Mental Rituals in Obsessive-Compulsive Disorder
Find out how the best OCD treatment combats mental rituals.
Posted January 27, 2016 | Reviewed by Ekua Hagan
As I mentioned in a previous post, there are common therapist mistakes in exposure and response prevention (ERP), the best psychotherapy for OCD. One of these mistakes is not knowing how to help individuals whose compulsions (or "rituals") are primarily mental.
Mental compulsions involve doing something in one's head in response to an obsession in order to prevent a feared outcome, or to reduce the anxiety that the obsession causes. For example, a person with religious obsessions may fear that her children will become sick if she thinks blasphemous thoughts. In response to any blasphemous thoughts or images that come to mind, she will repeat to herself a memorized prayer about the greatness of God along with requests for her children's protection.
Other common types of mental compulsions include:
- Reassuring oneself that "everything is OK"
- Wishing or ‘‘should’’ statements (e.g., wishing something to be different)
- Silently repeating special words, images, or numbers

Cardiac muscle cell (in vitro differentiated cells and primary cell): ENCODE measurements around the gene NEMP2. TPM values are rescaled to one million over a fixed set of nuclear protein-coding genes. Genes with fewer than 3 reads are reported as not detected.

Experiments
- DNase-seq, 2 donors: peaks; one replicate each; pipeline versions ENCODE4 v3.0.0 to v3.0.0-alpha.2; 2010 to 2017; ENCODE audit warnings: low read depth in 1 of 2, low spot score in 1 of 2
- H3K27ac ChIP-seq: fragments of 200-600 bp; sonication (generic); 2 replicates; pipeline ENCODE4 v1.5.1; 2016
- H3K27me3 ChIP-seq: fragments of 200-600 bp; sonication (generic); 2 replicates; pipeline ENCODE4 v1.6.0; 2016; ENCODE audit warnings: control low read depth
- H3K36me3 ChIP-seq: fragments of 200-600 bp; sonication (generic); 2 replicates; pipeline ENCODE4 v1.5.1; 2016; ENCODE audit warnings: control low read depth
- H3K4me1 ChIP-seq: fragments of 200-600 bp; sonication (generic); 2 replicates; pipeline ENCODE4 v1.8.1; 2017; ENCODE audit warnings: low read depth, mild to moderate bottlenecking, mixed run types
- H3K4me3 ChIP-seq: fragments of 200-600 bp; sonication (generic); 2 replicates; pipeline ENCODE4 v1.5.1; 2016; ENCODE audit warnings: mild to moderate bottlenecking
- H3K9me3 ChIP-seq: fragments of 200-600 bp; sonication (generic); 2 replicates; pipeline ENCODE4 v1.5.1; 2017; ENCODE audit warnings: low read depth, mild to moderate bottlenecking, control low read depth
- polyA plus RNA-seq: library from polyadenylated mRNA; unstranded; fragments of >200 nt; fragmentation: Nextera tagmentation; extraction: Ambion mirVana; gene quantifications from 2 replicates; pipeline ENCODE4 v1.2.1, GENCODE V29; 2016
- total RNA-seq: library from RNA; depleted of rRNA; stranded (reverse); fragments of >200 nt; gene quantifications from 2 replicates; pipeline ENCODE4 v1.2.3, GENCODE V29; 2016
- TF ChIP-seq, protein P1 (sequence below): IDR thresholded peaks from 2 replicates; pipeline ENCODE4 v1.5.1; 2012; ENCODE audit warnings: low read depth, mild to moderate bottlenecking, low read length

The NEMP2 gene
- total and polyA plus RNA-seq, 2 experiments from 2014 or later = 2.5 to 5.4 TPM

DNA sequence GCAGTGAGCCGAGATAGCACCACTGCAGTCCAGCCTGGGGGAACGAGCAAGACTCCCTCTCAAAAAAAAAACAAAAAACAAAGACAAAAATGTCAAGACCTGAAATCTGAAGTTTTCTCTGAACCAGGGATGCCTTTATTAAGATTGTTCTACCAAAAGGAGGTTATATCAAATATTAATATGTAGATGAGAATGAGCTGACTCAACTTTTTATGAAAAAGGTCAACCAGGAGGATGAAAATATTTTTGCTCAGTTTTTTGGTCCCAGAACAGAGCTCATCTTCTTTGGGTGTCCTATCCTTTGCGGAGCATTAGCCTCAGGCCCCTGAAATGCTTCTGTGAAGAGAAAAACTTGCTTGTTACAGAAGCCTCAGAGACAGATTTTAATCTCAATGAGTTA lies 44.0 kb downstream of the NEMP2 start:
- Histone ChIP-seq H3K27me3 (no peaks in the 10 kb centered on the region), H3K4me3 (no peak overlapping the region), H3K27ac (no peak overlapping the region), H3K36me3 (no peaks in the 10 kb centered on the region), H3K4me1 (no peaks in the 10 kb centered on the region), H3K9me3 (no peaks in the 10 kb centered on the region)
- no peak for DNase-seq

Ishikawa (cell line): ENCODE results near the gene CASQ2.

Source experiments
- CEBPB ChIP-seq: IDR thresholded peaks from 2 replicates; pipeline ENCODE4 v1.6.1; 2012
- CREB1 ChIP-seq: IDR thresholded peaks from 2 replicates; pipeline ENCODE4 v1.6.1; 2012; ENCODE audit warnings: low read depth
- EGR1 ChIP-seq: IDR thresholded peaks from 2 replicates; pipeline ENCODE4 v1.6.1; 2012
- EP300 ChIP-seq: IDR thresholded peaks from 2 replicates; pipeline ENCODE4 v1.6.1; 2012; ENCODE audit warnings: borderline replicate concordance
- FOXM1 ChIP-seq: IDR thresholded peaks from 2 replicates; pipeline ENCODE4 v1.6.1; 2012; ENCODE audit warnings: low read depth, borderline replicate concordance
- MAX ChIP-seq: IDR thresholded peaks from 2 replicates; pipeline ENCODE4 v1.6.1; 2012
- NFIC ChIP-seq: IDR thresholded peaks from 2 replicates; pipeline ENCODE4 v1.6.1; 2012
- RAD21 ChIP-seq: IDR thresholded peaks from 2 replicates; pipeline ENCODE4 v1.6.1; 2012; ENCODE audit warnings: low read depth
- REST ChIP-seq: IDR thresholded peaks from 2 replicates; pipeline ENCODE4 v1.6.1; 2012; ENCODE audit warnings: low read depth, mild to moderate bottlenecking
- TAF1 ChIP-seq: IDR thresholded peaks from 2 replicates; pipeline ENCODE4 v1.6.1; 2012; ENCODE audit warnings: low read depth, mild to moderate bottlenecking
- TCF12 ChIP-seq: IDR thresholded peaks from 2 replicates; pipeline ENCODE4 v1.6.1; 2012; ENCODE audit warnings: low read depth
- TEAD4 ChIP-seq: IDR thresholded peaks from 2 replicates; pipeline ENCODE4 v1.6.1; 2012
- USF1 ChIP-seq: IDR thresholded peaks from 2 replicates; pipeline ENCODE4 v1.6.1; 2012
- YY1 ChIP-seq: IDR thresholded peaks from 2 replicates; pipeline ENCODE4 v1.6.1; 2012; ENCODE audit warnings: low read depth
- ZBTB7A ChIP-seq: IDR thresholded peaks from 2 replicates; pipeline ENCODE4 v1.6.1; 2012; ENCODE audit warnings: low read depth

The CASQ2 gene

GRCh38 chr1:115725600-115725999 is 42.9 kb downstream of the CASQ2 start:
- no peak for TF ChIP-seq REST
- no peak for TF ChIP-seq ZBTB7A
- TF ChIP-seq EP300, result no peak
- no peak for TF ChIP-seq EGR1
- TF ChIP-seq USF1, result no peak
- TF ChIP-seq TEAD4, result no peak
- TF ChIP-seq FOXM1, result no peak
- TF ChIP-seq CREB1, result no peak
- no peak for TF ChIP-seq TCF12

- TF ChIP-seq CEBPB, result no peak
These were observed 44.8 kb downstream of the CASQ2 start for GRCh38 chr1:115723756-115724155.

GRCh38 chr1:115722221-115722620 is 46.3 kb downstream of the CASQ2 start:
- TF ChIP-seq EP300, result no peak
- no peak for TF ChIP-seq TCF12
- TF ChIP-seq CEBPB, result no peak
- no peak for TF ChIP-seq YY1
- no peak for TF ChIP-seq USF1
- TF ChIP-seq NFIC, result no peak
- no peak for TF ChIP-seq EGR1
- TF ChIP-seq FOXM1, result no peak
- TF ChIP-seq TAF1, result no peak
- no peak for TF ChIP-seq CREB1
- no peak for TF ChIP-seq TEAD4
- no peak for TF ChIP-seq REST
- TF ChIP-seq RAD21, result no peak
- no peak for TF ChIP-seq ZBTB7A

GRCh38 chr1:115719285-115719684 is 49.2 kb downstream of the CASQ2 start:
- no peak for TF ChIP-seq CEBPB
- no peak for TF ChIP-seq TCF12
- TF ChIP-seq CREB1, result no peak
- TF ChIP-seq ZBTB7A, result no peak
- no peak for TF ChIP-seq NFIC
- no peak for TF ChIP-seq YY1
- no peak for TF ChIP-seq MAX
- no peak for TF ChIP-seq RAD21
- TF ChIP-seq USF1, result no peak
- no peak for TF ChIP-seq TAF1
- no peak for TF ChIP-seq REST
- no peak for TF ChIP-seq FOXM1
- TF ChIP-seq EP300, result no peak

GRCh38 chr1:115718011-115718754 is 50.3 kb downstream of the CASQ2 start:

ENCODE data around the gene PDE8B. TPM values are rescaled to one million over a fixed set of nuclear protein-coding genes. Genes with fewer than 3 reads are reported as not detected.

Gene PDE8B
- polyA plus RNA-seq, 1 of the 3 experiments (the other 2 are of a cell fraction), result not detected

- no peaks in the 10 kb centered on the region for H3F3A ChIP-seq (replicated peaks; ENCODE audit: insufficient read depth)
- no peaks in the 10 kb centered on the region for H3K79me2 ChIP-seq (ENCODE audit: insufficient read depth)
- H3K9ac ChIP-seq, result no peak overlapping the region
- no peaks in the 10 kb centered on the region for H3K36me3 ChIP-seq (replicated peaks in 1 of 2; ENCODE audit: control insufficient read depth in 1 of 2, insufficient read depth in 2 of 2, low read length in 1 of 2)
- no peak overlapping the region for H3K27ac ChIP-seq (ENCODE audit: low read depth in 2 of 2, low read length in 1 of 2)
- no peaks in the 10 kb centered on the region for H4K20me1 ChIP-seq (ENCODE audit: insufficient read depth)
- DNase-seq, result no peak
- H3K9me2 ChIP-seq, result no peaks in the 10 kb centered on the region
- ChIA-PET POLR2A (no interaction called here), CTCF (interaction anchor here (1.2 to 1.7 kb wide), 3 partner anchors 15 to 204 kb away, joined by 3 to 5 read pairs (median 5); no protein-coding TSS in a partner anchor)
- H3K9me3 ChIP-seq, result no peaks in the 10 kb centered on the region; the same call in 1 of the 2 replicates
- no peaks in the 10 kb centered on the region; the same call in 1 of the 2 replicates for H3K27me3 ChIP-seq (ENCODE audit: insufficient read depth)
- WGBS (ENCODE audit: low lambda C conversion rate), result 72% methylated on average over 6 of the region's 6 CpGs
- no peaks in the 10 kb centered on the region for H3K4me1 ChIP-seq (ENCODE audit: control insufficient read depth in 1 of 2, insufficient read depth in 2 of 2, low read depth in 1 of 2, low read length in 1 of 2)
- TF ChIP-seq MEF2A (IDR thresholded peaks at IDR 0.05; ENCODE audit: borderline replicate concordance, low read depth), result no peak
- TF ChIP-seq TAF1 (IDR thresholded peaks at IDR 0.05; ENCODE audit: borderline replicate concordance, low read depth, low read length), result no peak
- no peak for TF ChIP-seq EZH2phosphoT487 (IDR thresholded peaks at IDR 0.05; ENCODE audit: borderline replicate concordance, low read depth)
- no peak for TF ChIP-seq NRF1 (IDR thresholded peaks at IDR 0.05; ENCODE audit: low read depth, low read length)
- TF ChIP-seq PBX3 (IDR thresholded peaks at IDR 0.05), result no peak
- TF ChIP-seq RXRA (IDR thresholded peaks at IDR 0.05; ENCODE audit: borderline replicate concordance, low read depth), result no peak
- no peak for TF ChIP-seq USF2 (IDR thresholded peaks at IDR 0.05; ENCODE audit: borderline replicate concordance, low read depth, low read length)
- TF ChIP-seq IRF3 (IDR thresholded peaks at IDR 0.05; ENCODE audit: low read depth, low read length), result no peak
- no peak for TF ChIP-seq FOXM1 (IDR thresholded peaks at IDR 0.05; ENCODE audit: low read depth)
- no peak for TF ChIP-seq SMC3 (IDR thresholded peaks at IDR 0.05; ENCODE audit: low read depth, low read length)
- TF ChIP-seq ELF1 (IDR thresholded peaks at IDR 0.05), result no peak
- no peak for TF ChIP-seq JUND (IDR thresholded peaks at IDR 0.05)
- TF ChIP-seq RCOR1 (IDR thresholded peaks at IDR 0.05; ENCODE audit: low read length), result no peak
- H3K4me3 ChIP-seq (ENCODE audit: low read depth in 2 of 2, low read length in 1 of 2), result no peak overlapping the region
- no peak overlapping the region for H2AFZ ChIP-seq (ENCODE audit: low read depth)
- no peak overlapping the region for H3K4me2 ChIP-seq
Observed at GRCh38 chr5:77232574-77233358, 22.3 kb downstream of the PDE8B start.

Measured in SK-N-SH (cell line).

- Counting and re-counting
- Making mental lists
- Reviewing thoughts, feelings, conversations, or actions
- Erasing unpleasant mental images
- "Un-doing" something in one's mind
Some individuals with OCD describe themselves as “pure obsessional” or “Pure O,” meaning they have obsessions without compulsions. However, what appears to be “Pure O” typically turns out to involve mental compulsions, which functionally are the same as compulsions that are visible to others (such as repetitive hand washing). Both types of compulsions are meant to reduce the chance of something bad happening and to reduce the person’s distress.
In every instance of “Pure O” that I’ve encountered, mental compulsions have been present, which is in line with research findings. In a study of over 1000 OCD sufferers, every single person was found to have both obsessions and compulsions–including the one percent of individuals who initially thought they had only obsessions. A related study reported that individuals who supposedly have “Pure O” engage in mental compulsions and reassurance seeking.
Does it matter that “Pure O” actually includes rituals, or is it an academic distinction without a difference? In practice, it probably matters a great deal. One of the crucial components of exposure and response prevention, obviously, is preventing the compulsions.
If the OCD sufferer (or therapist) doesn’t recognize mental compulsions and reassurance seeking as compulsions, then treatment will not effectively target these behaviors. As a result, the person is likely to stay stuck with the OCD. When the compulsions are recognized for what they are, they can be treated just like any other ritual in ERP.
The first step in treating OCD that involves primarily mental rituals is to recognize the familiar cycle of obsessions and compulsions. Just like with observable rituals, mental rituals maintain OCD by providing temporary relief from the OCD-related distress.